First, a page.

Numbers Hit The Tape
Obviously, I have not yet had the time to go over this morning's release with a fine toothed comb, but these are the quick takeaways.
For the second quarter, GE printed adjusted non-GAAP EPS of $0.19. This beat the industry consensus view by one penny. However, this also missed the highest end whispers that were out there by one penny. Revenue came in at $30.1B. This number beats expectations, and showed year over year growth of 3.5%. The firm announced that the planned $20B divestiture target is now essentially complete. CEO John Flannery also announced this morning that over the first half of the year, the firm had reduce structural costs by $1.1B, toward the $2B goal that was set for the full year.
There are some positives here. Aviation was strong, which is a core business going forward. Health Care was strong, which is a projected sale at some point. GE reaffirmed FY 2018 guidance for EPS of $1.00 to $1.07. Investors had been concerned about that. The firm also announced an industrial backlog that grew 7% to $376.7B. On the negative side, Power (a core business) remains in the firm's own words... "challenging."
GE closed last night at $13.73. Immediately upon this earnings release, pajama traders took the shares up to $14.14, and then gave it all back in minutes.The report in my opinion is quiet. Let's look to the chart for some levels.
What you see immediately is the repetitive support that shows up around $12.50. Do you get another swing at that fat pitch? Probably not. One also immediately sees continued resistance just below the $15 level. Can the investor buy the shares today? I'll tell you what. I have been watching this one closely without pulling the trigger. I think that maybe we can tiptoe back in. I might be wrong, but as I have stated in the past, I do believe that John Flannery is the right guy.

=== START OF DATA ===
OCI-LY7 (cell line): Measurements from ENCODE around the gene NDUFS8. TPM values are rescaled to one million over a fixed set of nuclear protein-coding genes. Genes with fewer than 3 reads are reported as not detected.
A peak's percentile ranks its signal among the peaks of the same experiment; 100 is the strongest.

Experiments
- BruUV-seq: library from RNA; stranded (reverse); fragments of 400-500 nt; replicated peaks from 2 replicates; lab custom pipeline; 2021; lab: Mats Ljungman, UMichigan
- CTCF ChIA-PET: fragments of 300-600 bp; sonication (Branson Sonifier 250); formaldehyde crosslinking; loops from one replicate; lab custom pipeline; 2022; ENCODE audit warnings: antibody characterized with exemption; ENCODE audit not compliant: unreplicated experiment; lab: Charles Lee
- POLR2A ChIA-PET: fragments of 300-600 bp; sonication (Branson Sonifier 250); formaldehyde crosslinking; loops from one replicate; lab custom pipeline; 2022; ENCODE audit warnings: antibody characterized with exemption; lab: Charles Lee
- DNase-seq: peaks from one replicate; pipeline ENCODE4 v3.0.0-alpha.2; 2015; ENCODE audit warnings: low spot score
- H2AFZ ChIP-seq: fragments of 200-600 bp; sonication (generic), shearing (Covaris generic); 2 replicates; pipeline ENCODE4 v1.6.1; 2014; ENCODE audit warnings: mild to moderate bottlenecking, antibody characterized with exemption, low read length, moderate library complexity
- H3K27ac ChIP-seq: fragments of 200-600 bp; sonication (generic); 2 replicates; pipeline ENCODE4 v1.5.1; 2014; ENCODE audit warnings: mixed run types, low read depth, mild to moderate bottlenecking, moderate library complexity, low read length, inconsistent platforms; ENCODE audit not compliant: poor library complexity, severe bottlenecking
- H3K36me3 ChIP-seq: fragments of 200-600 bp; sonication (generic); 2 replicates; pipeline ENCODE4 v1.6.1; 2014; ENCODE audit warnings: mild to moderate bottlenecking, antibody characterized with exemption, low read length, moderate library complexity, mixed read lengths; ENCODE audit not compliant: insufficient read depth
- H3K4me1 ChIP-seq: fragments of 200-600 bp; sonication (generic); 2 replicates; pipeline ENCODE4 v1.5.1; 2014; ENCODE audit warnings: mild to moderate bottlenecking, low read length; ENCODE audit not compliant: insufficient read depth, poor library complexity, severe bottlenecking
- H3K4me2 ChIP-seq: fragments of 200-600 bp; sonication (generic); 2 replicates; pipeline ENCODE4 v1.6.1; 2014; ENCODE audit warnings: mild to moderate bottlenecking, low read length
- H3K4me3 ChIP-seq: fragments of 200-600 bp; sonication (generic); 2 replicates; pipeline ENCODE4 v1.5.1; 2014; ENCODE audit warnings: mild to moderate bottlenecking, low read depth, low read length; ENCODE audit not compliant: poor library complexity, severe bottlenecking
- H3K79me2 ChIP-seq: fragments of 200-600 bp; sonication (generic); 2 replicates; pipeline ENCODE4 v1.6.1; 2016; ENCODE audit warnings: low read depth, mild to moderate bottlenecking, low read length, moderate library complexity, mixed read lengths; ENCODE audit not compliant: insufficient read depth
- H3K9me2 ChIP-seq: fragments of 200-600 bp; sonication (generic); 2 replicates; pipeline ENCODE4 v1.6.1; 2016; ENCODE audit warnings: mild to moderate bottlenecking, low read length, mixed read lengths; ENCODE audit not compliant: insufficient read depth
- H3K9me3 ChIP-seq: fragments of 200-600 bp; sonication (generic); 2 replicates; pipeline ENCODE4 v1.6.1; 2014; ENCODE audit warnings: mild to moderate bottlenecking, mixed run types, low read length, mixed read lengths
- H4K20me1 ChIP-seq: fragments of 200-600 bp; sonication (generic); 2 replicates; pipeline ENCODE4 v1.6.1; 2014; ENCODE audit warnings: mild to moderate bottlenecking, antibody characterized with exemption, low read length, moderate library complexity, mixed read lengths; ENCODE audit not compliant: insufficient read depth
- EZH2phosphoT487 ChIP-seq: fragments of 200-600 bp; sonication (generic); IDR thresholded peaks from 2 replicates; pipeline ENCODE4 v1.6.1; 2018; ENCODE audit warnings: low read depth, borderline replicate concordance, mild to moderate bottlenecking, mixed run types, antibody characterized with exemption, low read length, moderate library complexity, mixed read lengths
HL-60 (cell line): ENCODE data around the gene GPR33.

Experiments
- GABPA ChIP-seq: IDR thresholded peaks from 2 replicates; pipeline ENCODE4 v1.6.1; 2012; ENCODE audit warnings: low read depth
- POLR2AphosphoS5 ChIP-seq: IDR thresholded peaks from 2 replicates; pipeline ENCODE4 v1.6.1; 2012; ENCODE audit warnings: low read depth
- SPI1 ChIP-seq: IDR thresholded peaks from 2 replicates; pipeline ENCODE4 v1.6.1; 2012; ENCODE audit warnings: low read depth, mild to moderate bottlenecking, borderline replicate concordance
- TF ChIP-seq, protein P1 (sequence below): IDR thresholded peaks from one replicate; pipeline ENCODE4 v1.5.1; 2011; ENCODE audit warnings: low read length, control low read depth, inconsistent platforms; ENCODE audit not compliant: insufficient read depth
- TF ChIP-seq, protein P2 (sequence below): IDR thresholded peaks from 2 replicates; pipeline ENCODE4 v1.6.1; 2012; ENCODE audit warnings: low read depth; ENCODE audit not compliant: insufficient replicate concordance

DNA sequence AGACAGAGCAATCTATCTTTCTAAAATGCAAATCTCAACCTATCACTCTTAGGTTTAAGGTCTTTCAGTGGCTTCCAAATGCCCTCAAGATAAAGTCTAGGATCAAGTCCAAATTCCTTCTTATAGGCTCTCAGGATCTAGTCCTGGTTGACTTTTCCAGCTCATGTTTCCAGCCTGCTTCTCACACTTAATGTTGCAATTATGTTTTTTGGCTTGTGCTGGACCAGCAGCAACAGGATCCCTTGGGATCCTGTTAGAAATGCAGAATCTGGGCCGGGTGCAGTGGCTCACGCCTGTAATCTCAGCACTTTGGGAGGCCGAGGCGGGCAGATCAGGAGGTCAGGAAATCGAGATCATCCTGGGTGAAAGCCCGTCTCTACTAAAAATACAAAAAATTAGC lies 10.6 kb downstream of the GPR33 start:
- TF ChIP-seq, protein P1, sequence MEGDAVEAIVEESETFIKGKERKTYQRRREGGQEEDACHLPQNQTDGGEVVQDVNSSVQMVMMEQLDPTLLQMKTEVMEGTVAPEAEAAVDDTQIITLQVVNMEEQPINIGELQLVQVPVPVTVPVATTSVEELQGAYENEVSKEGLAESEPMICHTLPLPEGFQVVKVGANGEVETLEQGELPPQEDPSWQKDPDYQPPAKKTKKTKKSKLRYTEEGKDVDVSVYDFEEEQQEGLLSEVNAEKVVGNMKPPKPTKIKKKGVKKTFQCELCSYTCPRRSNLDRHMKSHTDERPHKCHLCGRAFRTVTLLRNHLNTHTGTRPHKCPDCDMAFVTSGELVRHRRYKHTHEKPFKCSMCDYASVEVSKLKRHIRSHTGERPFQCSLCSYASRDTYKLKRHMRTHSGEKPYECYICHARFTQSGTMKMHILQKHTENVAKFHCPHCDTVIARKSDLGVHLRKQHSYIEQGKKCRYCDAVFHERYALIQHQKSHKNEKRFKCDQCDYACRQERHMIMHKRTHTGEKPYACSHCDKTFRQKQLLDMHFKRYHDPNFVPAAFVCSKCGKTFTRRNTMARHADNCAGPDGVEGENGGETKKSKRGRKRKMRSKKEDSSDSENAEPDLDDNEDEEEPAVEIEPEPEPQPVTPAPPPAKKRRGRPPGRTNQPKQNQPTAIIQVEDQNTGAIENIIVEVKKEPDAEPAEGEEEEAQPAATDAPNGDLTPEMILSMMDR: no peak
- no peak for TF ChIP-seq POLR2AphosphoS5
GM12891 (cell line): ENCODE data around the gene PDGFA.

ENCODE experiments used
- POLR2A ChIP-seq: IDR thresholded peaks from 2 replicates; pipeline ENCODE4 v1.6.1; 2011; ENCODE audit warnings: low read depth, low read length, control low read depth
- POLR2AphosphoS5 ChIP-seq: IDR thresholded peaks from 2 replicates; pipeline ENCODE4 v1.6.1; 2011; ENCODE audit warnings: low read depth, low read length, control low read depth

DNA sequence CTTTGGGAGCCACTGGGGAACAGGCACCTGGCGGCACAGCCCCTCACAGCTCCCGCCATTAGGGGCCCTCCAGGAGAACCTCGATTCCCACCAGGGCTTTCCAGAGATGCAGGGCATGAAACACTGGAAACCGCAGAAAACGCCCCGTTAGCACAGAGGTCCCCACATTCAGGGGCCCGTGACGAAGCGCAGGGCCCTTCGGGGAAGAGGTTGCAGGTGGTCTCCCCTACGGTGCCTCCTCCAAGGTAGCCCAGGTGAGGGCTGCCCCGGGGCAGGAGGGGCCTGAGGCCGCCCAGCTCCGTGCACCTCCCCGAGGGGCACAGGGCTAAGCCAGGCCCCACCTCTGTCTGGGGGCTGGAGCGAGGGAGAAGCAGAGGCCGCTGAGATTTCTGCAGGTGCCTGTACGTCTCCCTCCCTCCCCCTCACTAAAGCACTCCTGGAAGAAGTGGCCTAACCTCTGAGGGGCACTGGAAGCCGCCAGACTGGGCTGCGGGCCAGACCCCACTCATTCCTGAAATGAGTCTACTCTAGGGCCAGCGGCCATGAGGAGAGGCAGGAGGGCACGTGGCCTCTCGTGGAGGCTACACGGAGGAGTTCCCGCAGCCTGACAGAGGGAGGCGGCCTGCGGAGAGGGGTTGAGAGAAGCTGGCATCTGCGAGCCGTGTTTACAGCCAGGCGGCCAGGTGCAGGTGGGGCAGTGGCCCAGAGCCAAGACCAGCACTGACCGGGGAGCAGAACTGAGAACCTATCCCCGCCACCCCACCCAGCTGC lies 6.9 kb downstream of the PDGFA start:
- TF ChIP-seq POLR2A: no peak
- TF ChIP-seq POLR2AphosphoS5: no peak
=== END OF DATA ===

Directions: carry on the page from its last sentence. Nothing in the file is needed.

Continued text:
The Sarge Plan For GE (using minimal lots, position size is up to the individual)
- Purchase 100 shares of GE equity, but only below $14. Last sale I see is $13.74.
- Sale of one $12 December Put (Last sale: $0.35)
-Sale of one $16 December Call (Last sale: $0.32)
At these last sales, these options trades knock the investor's net basis down to $13.07, while limiting any potential profit by year's end to $2.93, and exposing the investor to having to purchase an additional 100 shares at $12 upon expiration if the shares are trading lower. One could also repurchase the put if out in that position.
Easy Money? No such thing. Risk Reward? In my opinion...favorable.
Economics (All Times Eastern)
13:00 - Baker Hughes Oil Rig Count (Weekly): Last 863.
Today's Earnings Highlights (Consensus EPS Expectations)